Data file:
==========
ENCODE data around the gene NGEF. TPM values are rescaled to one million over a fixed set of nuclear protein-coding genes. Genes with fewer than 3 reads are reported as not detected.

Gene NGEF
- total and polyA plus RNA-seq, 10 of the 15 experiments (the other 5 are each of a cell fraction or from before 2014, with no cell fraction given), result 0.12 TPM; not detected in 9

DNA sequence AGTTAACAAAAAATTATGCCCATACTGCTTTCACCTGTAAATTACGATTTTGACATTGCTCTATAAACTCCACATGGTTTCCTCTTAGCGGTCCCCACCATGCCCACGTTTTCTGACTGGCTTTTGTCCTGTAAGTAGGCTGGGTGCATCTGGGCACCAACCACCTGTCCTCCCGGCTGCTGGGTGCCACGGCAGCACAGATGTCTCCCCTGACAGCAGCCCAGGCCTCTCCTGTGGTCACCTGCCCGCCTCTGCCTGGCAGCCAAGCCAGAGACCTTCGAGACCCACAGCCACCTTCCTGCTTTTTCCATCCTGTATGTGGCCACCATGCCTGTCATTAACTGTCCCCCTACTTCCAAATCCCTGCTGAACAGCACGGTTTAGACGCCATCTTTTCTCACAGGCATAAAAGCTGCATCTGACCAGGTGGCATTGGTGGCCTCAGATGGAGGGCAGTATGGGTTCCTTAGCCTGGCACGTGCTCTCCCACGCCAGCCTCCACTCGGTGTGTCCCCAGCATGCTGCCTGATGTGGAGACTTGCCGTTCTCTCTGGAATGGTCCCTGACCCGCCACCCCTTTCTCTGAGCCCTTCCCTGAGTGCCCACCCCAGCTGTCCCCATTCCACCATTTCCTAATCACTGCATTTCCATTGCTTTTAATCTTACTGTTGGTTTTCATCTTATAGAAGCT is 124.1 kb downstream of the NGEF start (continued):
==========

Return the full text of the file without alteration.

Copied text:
ENCODE data around the gene NGEF. TPM values are rescaled to one million over a fixed set of nuclear protein-coding genes. Genes with fewer than 3 reads are reported as not detected.

Gene NGEF
- total and polyA plus RNA-seq, 10 of the 15 experiments (the other 5 are each of a cell fraction or from before 2014, with no cell fraction given), result 0.12 TPM; not detected in 9

DNA sequence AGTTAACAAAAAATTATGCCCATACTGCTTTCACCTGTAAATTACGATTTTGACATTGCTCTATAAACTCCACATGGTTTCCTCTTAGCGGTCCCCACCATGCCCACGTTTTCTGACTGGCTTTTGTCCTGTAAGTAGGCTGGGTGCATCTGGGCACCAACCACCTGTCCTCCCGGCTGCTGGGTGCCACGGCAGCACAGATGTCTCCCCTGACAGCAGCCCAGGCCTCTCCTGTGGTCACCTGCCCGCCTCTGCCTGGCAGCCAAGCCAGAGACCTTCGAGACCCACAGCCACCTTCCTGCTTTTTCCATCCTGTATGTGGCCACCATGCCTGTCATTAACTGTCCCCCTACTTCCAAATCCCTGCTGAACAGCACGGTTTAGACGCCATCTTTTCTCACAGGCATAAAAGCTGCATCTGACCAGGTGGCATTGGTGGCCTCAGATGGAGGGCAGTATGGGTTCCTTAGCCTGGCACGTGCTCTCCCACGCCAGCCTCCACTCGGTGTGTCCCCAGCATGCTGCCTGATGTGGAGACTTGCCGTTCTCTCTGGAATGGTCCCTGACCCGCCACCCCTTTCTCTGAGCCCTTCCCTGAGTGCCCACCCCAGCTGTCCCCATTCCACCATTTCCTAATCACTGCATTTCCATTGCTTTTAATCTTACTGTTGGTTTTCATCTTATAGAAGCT is 124.1 kb downstream of the NGEF start (continued):